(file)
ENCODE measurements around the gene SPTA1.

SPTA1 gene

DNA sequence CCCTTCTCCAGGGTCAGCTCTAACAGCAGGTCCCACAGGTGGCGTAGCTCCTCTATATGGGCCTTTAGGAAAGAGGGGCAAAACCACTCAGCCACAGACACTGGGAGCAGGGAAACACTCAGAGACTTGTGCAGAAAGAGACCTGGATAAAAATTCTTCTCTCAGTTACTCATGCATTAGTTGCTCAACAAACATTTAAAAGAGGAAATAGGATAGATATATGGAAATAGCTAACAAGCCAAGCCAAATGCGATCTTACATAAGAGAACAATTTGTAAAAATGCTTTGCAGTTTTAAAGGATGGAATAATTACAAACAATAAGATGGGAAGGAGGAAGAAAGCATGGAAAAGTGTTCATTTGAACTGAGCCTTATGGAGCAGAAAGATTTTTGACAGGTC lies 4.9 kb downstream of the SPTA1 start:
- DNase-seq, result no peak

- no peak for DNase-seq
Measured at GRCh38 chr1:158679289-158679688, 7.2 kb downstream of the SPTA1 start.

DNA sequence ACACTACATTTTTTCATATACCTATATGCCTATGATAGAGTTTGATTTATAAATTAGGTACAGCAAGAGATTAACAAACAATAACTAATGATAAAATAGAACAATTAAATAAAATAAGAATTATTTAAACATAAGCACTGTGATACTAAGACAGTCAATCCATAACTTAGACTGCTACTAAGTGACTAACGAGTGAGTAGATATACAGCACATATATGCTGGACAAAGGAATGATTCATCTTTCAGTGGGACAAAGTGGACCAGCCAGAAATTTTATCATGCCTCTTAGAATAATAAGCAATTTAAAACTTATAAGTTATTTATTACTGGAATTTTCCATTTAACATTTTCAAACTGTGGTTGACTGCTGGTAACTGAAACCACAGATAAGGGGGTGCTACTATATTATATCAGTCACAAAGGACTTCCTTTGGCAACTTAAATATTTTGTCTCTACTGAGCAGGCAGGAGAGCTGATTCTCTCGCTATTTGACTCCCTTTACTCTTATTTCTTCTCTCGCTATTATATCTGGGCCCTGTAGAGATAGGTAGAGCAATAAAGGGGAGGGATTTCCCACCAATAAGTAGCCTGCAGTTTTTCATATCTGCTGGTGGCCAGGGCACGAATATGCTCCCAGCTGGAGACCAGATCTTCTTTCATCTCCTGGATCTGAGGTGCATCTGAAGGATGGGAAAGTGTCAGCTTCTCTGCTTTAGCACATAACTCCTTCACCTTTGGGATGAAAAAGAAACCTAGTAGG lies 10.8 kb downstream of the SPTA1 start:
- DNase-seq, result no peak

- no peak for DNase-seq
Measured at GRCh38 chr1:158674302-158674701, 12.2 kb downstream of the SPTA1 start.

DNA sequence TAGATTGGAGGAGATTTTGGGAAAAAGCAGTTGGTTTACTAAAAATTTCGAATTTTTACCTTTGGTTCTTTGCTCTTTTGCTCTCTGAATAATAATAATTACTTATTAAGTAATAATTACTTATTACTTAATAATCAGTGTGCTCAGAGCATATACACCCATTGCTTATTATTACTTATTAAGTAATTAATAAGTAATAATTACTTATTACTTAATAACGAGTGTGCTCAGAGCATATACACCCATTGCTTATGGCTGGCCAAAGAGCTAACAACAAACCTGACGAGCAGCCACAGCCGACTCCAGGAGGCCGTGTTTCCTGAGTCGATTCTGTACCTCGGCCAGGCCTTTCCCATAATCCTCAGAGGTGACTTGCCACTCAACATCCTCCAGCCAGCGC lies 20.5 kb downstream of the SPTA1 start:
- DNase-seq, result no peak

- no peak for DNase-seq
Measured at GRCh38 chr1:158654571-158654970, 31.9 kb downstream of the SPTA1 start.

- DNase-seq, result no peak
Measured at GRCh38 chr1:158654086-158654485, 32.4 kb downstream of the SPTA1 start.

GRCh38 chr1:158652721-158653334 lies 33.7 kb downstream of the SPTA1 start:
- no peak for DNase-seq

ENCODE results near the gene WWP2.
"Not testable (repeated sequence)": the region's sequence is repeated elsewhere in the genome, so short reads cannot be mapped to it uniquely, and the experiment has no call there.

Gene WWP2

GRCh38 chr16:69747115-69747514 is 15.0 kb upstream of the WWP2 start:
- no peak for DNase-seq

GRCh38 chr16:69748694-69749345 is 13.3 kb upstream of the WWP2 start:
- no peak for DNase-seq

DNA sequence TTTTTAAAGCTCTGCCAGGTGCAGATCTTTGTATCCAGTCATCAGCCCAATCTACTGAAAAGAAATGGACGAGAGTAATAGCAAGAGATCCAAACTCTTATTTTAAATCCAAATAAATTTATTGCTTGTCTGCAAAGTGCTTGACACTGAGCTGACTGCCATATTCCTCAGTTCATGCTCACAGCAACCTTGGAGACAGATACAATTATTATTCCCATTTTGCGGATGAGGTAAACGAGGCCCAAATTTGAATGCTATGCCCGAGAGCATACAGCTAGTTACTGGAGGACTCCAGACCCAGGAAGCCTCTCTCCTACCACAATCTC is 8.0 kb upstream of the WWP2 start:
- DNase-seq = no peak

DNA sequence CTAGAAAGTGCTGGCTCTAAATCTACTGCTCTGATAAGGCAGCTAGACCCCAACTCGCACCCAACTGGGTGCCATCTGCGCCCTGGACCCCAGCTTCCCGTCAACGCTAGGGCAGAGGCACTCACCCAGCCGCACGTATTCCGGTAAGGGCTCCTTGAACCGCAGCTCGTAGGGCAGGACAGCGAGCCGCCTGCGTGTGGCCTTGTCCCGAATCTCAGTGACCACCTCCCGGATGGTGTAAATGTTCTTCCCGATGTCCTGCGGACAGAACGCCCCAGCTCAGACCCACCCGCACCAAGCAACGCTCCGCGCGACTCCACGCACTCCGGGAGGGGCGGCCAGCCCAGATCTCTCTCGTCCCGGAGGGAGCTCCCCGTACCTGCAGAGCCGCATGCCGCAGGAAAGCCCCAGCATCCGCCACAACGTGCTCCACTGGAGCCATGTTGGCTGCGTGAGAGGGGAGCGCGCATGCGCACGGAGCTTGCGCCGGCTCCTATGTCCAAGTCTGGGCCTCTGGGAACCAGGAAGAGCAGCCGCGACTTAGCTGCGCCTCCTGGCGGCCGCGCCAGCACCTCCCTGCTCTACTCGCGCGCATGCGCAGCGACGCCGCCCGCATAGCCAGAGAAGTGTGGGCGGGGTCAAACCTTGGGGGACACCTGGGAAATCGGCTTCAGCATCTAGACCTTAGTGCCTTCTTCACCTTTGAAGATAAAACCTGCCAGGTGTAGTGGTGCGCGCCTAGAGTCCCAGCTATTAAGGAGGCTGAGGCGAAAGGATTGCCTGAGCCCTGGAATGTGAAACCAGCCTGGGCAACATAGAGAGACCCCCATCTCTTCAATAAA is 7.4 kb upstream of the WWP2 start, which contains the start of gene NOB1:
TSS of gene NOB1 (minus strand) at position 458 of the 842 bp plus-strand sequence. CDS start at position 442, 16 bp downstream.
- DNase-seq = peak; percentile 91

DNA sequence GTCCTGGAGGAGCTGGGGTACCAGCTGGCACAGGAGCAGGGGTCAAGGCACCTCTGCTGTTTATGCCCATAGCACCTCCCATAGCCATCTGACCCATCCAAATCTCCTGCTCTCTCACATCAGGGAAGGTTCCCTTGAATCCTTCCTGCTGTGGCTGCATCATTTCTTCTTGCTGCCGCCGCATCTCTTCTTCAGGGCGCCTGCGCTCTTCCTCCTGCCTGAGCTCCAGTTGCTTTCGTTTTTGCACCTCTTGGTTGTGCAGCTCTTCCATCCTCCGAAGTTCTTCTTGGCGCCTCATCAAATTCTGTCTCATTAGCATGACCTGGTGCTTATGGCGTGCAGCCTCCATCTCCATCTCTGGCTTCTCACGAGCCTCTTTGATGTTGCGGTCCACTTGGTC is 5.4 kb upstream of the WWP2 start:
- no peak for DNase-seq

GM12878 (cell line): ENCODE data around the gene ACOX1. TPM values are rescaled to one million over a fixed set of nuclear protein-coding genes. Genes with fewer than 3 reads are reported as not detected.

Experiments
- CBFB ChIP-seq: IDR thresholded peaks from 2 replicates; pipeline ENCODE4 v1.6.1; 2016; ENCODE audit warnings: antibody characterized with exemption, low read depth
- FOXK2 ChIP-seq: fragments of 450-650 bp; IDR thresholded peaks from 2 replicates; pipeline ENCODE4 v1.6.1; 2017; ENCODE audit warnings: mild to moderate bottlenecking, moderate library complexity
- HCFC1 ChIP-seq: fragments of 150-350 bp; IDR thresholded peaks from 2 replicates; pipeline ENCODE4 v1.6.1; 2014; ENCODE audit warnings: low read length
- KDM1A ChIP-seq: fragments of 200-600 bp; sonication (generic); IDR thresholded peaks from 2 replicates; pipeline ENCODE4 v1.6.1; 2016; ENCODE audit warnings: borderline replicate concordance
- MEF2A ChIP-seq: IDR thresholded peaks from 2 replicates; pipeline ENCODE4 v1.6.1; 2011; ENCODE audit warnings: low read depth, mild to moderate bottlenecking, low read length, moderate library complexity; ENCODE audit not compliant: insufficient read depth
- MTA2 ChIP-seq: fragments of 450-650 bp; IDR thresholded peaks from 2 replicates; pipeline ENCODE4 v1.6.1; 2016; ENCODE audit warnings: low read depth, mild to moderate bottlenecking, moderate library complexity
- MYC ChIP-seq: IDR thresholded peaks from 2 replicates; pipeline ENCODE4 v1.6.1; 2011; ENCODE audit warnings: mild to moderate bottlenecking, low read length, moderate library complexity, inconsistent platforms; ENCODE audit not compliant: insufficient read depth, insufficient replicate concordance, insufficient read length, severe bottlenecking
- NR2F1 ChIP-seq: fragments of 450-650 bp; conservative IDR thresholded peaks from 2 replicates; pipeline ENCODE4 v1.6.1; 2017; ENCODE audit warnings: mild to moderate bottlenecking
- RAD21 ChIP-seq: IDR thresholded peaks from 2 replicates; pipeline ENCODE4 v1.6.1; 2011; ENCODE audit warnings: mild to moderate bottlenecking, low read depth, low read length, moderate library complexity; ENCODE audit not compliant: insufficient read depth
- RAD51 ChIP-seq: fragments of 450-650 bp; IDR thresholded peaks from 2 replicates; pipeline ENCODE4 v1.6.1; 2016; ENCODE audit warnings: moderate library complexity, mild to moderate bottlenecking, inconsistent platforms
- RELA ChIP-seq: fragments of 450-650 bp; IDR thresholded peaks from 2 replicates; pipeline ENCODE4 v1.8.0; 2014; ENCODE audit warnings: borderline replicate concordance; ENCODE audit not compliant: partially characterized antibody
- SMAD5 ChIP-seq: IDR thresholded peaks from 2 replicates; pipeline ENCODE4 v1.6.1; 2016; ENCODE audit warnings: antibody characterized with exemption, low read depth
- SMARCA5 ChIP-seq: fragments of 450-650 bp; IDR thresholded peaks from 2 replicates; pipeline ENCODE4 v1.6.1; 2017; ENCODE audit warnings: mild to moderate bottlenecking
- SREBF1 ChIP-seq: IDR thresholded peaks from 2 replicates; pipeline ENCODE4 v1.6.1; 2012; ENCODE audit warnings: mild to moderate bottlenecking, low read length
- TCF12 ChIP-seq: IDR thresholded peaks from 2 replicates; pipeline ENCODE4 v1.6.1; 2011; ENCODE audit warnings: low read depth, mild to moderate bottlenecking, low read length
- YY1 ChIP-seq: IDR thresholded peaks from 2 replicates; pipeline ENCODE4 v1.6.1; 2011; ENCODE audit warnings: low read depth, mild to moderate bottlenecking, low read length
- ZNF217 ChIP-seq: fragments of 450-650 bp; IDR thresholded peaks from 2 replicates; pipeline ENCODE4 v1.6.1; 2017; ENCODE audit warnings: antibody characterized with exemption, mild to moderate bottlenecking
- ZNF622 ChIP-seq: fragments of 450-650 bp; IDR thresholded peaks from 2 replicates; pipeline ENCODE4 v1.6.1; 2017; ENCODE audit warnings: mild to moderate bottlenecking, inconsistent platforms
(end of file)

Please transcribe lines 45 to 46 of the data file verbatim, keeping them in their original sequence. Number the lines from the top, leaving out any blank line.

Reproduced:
- RELA ChIP-seq: fragments of 450-650 bp; IDR thresholded peaks from 2 replicates; pipeline ENCODE4 v1.8.0; 2014; ENCODE audit warnings: borderline replicate concordance; ENCODE audit not compliant: partially characterized antibody
- SMAD5 ChIP-seq: IDR thresholded peaks from 2 replicates; pipeline ENCODE4 v1.6.1; 2016; ENCODE audit warnings: antibody characterized with exemption, low read depth